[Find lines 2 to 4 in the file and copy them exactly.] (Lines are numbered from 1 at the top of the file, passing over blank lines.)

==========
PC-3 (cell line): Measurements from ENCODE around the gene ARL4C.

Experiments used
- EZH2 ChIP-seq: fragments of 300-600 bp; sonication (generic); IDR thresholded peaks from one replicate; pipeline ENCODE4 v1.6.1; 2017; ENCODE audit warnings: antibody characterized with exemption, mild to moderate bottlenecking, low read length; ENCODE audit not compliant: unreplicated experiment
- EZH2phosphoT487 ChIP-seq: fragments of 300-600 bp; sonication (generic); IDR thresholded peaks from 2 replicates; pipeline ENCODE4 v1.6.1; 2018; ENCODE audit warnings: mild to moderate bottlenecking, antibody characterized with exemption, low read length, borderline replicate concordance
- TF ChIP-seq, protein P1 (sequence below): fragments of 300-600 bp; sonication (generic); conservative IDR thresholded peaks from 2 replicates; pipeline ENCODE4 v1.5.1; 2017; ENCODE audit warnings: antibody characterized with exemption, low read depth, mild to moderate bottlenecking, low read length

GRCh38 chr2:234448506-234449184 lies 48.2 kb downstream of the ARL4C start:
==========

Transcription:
Experiments used
- EZH2 ChIP-seq: fragments of 300-600 bp; sonication (generic); IDR thresholded peaks from one replicate; pipeline ENCODE4 v1.6.1; 2017; ENCODE audit warnings: antibody characterized with exemption, mild to moderate bottlenecking, low read length; ENCODE audit not compliant: unreplicated experiment
- EZH2phosphoT487 ChIP-seq: fragments of 300-600 bp; sonication (generic); IDR thresholded peaks from 2 replicates; pipeline ENCODE4 v1.6.1; 2018; ENCODE audit warnings: mild to moderate bottlenecking, antibody characterized with exemption, low read length, borderline replicate concordance